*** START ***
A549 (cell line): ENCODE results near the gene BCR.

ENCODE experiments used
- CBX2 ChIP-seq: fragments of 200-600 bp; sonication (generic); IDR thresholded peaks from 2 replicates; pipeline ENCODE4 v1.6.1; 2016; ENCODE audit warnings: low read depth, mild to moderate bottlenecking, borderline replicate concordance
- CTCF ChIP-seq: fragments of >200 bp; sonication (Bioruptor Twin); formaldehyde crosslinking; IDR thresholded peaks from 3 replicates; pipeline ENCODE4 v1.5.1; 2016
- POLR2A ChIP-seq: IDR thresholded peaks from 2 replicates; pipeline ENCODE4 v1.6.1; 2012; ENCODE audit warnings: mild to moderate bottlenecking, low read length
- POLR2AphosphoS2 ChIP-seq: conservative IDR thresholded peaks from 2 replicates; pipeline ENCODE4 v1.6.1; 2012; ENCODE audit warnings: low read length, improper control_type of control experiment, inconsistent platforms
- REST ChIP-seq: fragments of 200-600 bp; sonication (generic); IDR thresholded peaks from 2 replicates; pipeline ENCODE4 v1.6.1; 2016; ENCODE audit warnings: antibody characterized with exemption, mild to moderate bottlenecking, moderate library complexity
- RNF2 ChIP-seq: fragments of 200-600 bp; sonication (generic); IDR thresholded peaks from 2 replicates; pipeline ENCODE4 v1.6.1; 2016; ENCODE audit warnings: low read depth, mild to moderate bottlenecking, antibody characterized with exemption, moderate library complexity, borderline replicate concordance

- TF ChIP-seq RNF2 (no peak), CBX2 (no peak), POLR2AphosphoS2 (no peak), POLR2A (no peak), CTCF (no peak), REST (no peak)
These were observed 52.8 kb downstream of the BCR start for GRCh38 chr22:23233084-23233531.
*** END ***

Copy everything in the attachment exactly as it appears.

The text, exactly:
A549 (cell line): ENCODE results near the gene BCR.

ENCODE experiments used
- CBX2 ChIP-seq: fragments of 200-600 bp; sonication (generic); IDR thresholded peaks from 2 replicates; pipeline ENCODE4 v1.6.1; 2016; ENCODE audit warnings: low read depth, mild to moderate bottlenecking, borderline replicate concordance
- CTCF ChIP-seq: fragments of >200 bp; sonication (Bioruptor Twin); formaldehyde crosslinking; IDR thresholded peaks from 3 replicates; pipeline ENCODE4 v1.5.1; 2016
- POLR2A ChIP-seq: IDR thresholded peaks from 2 replicates; pipeline ENCODE4 v1.6.1; 2012; ENCODE audit warnings: mild to moderate bottlenecking, low read length
- POLR2AphosphoS2 ChIP-seq: conservative IDR thresholded peaks from 2 replicates; pipeline ENCODE4 v1.6.1; 2012; ENCODE audit warnings: low read length, improper control_type of control experiment, inconsistent platforms
- REST ChIP-seq: fragments of 200-600 bp; sonication (generic); IDR thresholded peaks from 2 replicates; pipeline ENCODE4 v1.6.1; 2016; ENCODE audit warnings: antibody characterized with exemption, mild to moderate bottlenecking, moderate library complexity
- RNF2 ChIP-seq: fragments of 200-600 bp; sonication (generic); IDR thresholded peaks from 2 replicates; pipeline ENCODE4 v1.6.1; 2016; ENCODE audit warnings: low read depth, mild to moderate bottlenecking, antibody characterized with exemption, moderate library complexity, borderline replicate concordance

- TF ChIP-seq RNF2 (no peak), CBX2 (no peak), POLR2AphosphoS2 (no peak), POLR2A (no peak), CTCF (no peak), REST (no peak)
These were observed 52.8 kb downstream of the BCR start for GRCh38 chr22:23233084-23233531.